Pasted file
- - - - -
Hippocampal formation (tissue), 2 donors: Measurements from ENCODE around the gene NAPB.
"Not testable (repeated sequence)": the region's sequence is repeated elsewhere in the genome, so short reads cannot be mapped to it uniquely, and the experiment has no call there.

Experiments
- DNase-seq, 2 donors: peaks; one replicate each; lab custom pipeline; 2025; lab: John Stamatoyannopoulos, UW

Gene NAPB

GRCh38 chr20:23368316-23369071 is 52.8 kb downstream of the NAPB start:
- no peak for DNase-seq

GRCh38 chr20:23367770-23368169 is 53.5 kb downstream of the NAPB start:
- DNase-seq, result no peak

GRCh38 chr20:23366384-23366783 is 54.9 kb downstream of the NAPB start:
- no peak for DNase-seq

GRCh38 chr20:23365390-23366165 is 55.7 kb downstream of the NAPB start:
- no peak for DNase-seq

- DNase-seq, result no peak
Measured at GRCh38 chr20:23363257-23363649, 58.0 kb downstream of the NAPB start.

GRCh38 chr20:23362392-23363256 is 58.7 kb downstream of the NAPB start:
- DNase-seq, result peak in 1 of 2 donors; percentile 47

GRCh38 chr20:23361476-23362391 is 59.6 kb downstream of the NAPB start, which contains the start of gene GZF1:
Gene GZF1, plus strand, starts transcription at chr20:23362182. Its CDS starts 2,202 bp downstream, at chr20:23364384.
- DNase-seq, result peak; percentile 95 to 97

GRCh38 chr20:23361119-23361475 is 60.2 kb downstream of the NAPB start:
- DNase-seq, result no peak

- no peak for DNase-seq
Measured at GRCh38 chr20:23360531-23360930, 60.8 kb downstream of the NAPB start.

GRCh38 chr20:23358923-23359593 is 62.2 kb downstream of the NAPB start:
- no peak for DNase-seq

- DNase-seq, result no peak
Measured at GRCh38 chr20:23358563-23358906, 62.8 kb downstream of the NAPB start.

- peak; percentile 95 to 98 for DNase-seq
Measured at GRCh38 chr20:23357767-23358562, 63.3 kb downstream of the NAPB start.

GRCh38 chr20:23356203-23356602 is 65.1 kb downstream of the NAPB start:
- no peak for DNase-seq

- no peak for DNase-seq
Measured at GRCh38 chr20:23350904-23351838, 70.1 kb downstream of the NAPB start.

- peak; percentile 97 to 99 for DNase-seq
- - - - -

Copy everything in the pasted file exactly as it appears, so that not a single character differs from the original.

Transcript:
Hippocampal formation (tissue), 2 donors: Measurements from ENCODE around the gene NAPB.
"Not testable (repeated sequence)": the region's sequence is repeated elsewhere in the genome, so short reads cannot be mapped to it uniquely, and the experiment has no call there.

Experiments
- DNase-seq, 2 donors: peaks; one replicate each; lab custom pipeline; 2025; lab: John Stamatoyannopoulos, UW

Gene NAPB

GRCh38 chr20:23368316-23369071 is 52.8 kb downstream of the NAPB start:
- no peak for DNase-seq

GRCh38 chr20:23367770-23368169 is 53.5 kb downstream of the NAPB start:
- DNase-seq, result no peak

GRCh38 chr20:23366384-23366783 is 54.9 kb downstream of the NAPB start:
- no peak for DNase-seq

GRCh38 chr20:23365390-23366165 is 55.7 kb downstream of the NAPB start:
- no peak for DNase-seq

- DNase-seq, result no peak
Measured at GRCh38 chr20:23363257-23363649, 58.0 kb downstream of the NAPB start.

GRCh38 chr20:23362392-23363256 is 58.7 kb downstream of the NAPB start:
- DNase-seq, result peak in 1 of 2 donors; percentile 47

GRCh38 chr20:23361476-23362391 is 59.6 kb downstream of the NAPB start, which contains the start of gene GZF1:
Gene GZF1, plus strand, starts transcription at chr20:23362182. Its CDS starts 2,202 bp downstream, at chr20:23364384.
- DNase-seq, result peak; percentile 95 to 97

GRCh38 chr20:23361119-23361475 is 60.2 kb downstream of the NAPB start:
- DNase-seq, result no peak

- no peak for DNase-seq
Measured at GRCh38 chr20:23360531-23360930, 60.8 kb downstream of the NAPB start.

GRCh38 chr20:23358923-23359593 is 62.2 kb downstream of the NAPB start:
- no peak for DNase-seq

- DNase-seq, result no peak
Measured at GRCh38 chr20:23358563-23358906, 62.8 kb downstream of the NAPB start.

- peak; percentile 95 to 98 for DNase-seq
Measured at GRCh38 chr20:23357767-23358562, 63.3 kb downstream of the NAPB start.

GRCh38 chr20:23356203-23356602 is 65.1 kb downstream of the NAPB start:
- no peak for DNase-seq

- no peak for DNase-seq
Measured at GRCh38 chr20:23350904-23351838, 70.1 kb downstream of the NAPB start.

- peak; percentile 97 to 99 for DNase-seq